On Friday night, we celebrated with the Sesquicentennial Parade from Alumni Field through downtown to the Emanuel Church. Our parade highlighted our heritage through a variety of float themes, community groups, antique tractors, and cars, fire trucks. It also included Queen Vicky Wurster from the 1967 Centennial, and our Sesquicentennial Grand Marshals Reno and Nancy Feldkamp. We were pleased to have three marching bands in this parade – our own Manchester High School Marching Band (current students and alumni), the 19th Century Dodworth-Saxhorn Band from Ann Arbor, and the Napoleon Lions Marching Band.
Our thanks to John Schmitt and Jeff Mann, and the many volunteers who helped out along the route, to make this a successful event.
Sesquicentennial Street Dance
Immediately after the parade, Main Street was closed at the M-52 intersection to begin the activities downtown. We began with a planned “street dance” at the intersection, and music started with Luke Schaible calling a set of square dances, instructing local residents on dancing steps, with Beverly Feldkamp Smith accompanying. This activity was to be followed with music from a regional band covering several decades, but a scheduling mix-up on their part resulted in a no-show. The activity would likely have had diminished attendance as rain and cool breezes began coming in, so we closed out the street activities at that point until Saturday morning. Thanks to Teresa Benedict-Miller for her work on the dance.
Manchester Fire Department Open House/Tractor Display
Following the parade, the fire department trucks and several antique tractors moved to the Manchester Township Fire Department on Macomb Street, where an open house was held. Visitors could see the antique and modern fire equipment up close, see the inner workings of the fire station, and look at some of the tractors who had just driven in the parade. Our thanks to Jeff Mann and John Schiel for organizing this event.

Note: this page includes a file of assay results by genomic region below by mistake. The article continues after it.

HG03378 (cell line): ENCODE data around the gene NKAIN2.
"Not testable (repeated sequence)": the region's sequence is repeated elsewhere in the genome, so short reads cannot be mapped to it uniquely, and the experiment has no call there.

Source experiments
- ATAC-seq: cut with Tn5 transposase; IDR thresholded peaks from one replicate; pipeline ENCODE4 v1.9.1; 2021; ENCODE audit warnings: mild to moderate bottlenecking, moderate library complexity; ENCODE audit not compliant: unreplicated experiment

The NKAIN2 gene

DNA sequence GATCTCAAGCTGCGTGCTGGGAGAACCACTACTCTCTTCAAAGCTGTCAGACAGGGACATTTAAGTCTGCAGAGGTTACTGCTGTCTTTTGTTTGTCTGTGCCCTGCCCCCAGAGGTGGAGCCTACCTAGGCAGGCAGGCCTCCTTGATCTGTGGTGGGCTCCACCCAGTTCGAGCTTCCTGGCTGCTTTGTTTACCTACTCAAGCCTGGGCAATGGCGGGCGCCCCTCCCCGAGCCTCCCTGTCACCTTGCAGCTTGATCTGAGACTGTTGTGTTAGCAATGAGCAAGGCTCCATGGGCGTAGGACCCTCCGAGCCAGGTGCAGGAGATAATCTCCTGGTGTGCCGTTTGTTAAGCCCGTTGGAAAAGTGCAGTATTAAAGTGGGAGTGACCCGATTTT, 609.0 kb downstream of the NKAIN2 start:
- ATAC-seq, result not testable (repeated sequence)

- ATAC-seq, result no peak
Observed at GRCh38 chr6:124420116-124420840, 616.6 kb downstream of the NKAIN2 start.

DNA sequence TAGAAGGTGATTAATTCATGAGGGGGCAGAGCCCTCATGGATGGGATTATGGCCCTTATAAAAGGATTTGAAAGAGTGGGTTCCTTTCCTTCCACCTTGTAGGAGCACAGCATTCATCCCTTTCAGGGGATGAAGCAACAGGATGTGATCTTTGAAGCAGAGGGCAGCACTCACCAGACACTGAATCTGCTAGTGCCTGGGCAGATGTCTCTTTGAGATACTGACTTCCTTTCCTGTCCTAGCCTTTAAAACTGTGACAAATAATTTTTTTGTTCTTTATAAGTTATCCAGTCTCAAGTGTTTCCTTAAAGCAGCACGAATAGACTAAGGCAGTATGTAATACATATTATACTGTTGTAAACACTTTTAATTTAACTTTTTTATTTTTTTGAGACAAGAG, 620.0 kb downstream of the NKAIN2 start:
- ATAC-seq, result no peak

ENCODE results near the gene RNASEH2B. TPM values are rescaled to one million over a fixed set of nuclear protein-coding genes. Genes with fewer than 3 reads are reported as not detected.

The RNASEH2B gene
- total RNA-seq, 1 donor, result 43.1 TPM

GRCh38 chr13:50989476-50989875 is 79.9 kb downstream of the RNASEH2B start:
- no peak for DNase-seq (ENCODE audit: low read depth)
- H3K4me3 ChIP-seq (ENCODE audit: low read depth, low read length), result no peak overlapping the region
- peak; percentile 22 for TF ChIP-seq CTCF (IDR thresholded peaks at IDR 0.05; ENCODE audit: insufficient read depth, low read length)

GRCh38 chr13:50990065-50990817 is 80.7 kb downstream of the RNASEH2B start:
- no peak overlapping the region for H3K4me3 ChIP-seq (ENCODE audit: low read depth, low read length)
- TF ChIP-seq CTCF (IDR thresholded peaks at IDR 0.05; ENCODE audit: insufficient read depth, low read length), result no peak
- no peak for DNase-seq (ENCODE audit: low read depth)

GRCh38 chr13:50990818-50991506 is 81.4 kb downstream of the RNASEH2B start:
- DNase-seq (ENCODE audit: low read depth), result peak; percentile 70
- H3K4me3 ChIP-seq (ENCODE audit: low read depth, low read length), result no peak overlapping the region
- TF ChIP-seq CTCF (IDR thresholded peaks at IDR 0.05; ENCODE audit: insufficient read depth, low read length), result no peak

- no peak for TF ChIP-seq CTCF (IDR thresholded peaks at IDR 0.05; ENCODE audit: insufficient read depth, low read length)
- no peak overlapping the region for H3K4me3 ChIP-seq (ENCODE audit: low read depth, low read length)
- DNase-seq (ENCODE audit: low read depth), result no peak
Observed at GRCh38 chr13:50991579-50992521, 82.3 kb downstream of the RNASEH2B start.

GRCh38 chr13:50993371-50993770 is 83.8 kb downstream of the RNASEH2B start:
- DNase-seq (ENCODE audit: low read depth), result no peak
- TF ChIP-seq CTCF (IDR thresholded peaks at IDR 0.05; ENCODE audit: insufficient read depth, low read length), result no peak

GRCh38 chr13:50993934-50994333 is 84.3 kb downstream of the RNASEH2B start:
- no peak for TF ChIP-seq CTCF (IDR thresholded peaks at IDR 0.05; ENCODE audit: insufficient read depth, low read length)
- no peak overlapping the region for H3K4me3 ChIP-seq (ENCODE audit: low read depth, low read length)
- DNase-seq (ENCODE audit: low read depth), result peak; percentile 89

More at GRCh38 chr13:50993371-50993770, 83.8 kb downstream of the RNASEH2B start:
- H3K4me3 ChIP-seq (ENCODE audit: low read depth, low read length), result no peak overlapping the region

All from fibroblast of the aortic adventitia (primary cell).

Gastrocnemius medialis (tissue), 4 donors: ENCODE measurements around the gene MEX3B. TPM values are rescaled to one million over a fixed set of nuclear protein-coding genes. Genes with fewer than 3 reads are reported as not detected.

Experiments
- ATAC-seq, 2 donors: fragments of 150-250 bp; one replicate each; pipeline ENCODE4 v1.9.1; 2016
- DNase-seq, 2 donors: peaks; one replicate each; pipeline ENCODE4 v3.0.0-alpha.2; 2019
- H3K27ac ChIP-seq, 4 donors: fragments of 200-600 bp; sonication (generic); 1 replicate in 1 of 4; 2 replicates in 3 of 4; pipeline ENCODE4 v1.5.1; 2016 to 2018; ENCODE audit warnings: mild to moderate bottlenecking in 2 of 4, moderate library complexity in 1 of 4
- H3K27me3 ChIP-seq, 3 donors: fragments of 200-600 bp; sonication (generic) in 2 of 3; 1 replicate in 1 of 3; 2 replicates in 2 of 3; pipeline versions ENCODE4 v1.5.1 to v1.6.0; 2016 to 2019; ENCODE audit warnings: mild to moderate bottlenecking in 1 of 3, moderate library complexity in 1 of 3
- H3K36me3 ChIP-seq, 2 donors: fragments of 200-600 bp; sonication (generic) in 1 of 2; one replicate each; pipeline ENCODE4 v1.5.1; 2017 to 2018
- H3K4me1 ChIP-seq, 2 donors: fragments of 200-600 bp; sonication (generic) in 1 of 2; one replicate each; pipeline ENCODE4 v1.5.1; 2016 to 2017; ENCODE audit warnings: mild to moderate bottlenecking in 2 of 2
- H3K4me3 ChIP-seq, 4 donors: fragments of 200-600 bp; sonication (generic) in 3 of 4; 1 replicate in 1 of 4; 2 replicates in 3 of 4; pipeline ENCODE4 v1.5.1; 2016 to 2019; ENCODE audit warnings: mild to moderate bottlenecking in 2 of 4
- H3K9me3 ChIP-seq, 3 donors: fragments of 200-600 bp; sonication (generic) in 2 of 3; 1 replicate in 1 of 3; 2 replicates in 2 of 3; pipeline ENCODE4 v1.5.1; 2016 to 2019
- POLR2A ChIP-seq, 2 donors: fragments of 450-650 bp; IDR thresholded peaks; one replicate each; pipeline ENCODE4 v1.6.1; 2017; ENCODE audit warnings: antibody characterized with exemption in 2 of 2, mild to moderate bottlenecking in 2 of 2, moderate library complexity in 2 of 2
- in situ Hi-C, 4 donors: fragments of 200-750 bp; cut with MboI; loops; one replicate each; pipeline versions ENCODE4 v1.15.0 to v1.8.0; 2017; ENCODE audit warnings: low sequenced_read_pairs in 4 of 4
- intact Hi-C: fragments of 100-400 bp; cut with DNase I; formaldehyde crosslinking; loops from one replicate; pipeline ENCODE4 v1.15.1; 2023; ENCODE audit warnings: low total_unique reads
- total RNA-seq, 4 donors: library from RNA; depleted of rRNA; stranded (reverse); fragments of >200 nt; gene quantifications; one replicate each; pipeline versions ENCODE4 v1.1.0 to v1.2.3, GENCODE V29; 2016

Saturday, August 5, 2017 – A Very Full Day!
Saturday morning’s events began with the Run Manchester and Manchester Street Festival, organized by Manchester Area Friends. The Manchester Men’s Club also put on their annual Classic Car Show along Main Street west of downtown.
Manchester Area Historical Society Activities
Sesquicentennial activities resumed Saturday morning with the MAHS Antiques Roadshow and Silent Auction, held at the Kingsley-Jenter House at 302 E. Main. The Antiques Roadshow was conducted by Jay and Zack Schmidt from Schmidt’s Antiques in Pittsfield Township. Residents brought their antiques for expert appraisal. The event was totally booked with all available time slots taken by curious parties wanting to know if they had something really valuable and unique!